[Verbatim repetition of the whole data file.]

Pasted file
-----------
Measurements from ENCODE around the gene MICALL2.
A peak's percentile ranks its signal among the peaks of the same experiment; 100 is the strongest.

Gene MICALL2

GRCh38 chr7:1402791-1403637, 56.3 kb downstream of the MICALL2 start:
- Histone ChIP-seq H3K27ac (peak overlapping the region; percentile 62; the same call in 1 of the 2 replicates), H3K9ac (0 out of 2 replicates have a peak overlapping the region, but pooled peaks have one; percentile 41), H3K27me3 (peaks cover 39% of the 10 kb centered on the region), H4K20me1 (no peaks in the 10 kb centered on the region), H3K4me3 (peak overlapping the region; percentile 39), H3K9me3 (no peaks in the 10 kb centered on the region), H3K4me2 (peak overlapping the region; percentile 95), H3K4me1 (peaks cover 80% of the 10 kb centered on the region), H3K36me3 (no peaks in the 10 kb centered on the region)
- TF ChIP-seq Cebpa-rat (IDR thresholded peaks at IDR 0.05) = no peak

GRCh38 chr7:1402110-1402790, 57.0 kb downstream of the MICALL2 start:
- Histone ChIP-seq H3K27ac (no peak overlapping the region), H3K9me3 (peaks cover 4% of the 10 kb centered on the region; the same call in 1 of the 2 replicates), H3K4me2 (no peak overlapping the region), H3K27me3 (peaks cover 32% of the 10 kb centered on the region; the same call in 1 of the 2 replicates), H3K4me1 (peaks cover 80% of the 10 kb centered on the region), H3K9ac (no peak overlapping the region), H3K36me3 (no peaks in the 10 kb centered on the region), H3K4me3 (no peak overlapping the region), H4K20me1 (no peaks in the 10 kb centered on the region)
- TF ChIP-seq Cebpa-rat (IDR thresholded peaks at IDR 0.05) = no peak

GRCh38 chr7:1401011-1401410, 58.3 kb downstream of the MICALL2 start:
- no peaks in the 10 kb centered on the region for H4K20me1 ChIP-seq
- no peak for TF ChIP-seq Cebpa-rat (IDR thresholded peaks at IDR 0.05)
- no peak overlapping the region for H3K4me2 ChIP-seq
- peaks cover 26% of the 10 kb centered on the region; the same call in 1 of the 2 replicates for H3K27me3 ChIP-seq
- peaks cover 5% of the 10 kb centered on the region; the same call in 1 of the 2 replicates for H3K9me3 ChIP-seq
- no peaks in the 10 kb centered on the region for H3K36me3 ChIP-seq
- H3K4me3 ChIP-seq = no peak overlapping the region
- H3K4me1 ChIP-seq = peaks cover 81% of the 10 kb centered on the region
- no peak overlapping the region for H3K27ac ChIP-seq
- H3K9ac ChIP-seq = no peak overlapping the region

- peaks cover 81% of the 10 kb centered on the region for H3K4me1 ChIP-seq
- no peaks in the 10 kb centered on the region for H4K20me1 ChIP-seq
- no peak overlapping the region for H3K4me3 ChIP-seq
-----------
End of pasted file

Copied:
Measurements from ENCODE around the gene MICALL2.
A peak's percentile ranks its signal among the peaks of the same experiment; 100 is the strongest.

Gene MICALL2

GRCh38 chr7:1402791-1403637, 56.3 kb downstream of the MICALL2 start:
- Histone ChIP-seq H3K27ac (peak overlapping the region; percentile 62; the same call in 1 of the 2 replicates), H3K9ac (0 out of 2 replicates have a peak overlapping the region, but pooled peaks have one; percentile 41), H3K27me3 (peaks cover 39% of the 10 kb centered on the region), H4K20me1 (no peaks in the 10 kb centered on the region), H3K4me3 (peak overlapping the region; percentile 39), H3K9me3 (no peaks in the 10 kb centered on the region), H3K4me2 (peak overlapping the region; percentile 95), H3K4me1 (peaks cover 80% of the 10 kb centered on the region), H3K36me3 (no peaks in the 10 kb centered on the region)
- TF ChIP-seq Cebpa-rat (IDR thresholded peaks at IDR 0.05) = no peak

GRCh38 chr7:1402110-1402790, 57.0 kb downstream of the MICALL2 start:
- Histone ChIP-seq H3K27ac (no peak overlapping the region), H3K9me3 (peaks cover 4% of the 10 kb centered on the region; the same call in 1 of the 2 replicates), H3K4me2 (no peak overlapping the region), H3K27me3 (peaks cover 32% of the 10 kb centered on the region; the same call in 1 of the 2 replicates), H3K4me1 (peaks cover 80% of the 10 kb centered on the region), H3K9ac (no peak overlapping the region), H3K36me3 (no peaks in the 10 kb centered on the region), H3K4me3 (no peak overlapping the region), H4K20me1 (no peaks in the 10 kb centered on the region)
- TF ChIP-seq Cebpa-rat (IDR thresholded peaks at IDR 0.05) = no peak

GRCh38 chr7:1401011-1401410, 58.3 kb downstream of the MICALL2 start:
- no peaks in the 10 kb centered on the region for H4K20me1 ChIP-seq
- no peak for TF ChIP-seq Cebpa-rat (IDR thresholded peaks at IDR 0.05)
- no peak overlapping the region for H3K4me2 ChIP-seq
- peaks cover 26% of the 10 kb centered on the region; the same call in 1 of the 2 replicates for H3K27me3 ChIP-seq
- peaks cover 5% of the 10 kb centered on the region; the same call in 1 of the 2 replicates for H3K9me3 ChIP-seq
- no peaks in the 10 kb centered on the region for H3K36me3 ChIP-seq
- H3K4me3 ChIP-seq = no peak overlapping the region
- H3K4me1 ChIP-seq = peaks cover 81% of the 10 kb centered on the region
- no peak overlapping the region for H3K27ac ChIP-seq
- H3K9ac ChIP-seq = no peak overlapping the region

- peaks cover 81% of the 10 kb centered on the region for H3K4me1 ChIP-seq
- no peaks in the 10 kb centered on the region for H4K20me1 ChIP-seq
- no peak overlapping the region for H3K4me3 ChIP-seq